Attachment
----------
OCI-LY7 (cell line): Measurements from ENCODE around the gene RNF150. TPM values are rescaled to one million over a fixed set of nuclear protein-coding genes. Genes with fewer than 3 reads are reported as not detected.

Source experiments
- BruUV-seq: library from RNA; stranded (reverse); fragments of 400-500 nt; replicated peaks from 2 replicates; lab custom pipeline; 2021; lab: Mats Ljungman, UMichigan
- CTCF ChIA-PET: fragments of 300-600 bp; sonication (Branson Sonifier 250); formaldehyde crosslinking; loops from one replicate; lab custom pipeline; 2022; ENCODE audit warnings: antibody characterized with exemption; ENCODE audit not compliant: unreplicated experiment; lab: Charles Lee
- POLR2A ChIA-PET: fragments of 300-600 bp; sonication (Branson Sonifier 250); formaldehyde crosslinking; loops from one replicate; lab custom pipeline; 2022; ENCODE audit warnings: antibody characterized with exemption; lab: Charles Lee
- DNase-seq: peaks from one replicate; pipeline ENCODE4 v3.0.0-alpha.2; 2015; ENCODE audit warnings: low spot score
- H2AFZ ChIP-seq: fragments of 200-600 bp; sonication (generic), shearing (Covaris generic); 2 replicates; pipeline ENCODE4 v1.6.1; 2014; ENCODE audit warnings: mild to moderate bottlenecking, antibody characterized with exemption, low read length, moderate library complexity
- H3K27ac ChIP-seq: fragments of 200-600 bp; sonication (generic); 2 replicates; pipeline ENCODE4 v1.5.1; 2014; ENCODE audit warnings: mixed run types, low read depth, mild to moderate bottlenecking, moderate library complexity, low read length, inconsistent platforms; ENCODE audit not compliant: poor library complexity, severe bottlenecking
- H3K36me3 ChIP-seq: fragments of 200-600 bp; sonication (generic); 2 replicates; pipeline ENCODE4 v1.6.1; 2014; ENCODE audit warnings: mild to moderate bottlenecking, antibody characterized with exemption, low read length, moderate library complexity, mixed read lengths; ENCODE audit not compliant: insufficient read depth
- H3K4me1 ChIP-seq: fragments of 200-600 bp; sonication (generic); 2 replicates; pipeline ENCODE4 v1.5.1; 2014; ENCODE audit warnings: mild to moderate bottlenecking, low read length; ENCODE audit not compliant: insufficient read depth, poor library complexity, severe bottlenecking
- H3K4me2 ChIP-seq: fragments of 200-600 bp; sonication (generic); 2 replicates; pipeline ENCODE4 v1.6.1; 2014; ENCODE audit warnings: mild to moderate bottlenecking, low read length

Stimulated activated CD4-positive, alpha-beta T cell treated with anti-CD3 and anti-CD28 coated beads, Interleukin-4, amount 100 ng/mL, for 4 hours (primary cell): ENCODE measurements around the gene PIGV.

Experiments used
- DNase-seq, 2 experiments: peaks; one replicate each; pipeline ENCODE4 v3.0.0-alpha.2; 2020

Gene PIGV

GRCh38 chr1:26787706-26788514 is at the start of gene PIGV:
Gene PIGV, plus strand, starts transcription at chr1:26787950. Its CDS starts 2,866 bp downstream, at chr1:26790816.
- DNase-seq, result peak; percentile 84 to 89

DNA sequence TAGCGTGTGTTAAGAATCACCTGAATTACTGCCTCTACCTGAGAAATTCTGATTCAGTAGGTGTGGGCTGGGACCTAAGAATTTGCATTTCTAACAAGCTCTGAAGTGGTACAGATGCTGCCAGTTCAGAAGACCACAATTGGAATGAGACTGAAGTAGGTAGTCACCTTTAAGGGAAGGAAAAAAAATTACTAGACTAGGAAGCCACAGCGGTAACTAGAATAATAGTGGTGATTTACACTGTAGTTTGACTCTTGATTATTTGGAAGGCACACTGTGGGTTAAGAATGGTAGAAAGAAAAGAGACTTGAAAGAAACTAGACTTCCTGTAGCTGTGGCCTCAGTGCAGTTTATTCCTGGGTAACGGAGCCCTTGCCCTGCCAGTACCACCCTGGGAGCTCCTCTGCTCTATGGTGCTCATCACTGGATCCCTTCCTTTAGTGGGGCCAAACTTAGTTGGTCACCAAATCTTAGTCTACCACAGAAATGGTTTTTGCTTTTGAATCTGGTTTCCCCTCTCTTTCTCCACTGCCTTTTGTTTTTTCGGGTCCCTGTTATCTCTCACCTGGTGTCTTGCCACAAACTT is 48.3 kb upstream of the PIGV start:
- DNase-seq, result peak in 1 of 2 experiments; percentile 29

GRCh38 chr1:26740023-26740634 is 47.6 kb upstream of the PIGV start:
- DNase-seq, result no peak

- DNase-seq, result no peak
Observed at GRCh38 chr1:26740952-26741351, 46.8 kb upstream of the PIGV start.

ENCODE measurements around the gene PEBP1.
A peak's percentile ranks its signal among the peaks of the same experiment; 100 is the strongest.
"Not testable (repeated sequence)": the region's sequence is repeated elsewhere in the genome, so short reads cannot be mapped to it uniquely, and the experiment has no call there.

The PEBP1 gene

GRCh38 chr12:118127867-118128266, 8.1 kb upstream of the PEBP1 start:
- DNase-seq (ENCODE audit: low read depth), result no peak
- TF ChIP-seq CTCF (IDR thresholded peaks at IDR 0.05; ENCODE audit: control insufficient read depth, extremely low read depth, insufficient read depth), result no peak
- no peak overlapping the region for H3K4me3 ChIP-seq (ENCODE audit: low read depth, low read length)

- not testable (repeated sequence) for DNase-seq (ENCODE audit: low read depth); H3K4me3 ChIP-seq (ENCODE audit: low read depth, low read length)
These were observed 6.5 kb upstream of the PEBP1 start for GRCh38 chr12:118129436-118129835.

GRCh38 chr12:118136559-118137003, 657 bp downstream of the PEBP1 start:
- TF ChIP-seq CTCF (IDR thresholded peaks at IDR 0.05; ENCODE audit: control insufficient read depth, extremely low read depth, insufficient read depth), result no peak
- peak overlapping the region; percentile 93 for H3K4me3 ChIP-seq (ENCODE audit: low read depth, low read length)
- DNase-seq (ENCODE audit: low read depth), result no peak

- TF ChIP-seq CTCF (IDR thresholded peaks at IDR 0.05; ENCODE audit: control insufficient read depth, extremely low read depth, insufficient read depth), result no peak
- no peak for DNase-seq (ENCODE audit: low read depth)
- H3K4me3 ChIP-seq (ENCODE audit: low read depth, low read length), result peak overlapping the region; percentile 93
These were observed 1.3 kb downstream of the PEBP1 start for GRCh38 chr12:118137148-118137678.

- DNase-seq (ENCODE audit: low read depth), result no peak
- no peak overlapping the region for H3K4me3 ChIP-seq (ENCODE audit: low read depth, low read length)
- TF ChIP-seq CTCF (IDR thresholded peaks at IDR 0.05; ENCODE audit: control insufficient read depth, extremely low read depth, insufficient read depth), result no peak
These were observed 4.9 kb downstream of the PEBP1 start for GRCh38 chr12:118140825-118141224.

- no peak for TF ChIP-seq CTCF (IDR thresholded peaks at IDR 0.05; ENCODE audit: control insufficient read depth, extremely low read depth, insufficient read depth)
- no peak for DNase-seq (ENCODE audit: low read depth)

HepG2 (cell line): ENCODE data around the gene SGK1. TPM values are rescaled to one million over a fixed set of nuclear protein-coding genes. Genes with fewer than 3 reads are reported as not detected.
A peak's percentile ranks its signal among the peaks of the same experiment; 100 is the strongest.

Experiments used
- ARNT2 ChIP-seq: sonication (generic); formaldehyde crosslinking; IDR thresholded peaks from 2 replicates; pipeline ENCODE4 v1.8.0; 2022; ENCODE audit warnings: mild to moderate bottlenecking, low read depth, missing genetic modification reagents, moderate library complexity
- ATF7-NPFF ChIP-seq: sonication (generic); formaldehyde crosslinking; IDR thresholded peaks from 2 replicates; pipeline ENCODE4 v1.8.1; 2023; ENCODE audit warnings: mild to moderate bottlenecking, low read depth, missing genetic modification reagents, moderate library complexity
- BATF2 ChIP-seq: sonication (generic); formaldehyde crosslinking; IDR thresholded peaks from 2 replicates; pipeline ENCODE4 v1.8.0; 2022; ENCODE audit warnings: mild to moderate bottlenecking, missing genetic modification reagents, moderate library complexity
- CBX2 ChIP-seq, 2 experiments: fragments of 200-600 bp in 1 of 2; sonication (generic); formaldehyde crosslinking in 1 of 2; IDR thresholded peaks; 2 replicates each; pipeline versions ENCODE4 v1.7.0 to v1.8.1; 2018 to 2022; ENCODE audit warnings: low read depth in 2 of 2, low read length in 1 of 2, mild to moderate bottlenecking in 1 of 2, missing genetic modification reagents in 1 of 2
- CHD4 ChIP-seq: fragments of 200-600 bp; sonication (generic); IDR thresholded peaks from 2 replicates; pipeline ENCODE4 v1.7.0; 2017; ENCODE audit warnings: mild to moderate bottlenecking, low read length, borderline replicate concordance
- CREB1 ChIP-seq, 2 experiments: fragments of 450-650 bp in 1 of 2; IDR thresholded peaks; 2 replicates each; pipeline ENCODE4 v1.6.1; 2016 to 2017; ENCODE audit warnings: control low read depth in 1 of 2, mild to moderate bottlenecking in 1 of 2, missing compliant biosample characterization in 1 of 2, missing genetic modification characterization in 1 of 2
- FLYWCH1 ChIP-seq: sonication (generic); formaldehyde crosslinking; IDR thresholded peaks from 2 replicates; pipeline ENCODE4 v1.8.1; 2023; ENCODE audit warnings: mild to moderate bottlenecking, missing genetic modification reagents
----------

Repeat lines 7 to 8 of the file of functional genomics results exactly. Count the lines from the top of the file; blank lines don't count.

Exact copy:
- H2AFZ ChIP-seq: fragments of 200-600 bp; sonication (generic), shearing (Covaris generic); 2 replicates; pipeline ENCODE4 v1.6.1; 2014; ENCODE audit warnings: mild to moderate bottlenecking, antibody characterized with exemption, low read length, moderate library complexity
- H3K27ac ChIP-seq: fragments of 200-600 bp; sonication (generic); 2 replicates; pipeline ENCODE4 v1.5.1; 2014; ENCODE audit warnings: mixed run types, low read depth, mild to moderate bottlenecking, moderate library complexity, low read length, inconsistent platforms; ENCODE audit not compliant: poor library complexity, severe bottlenecking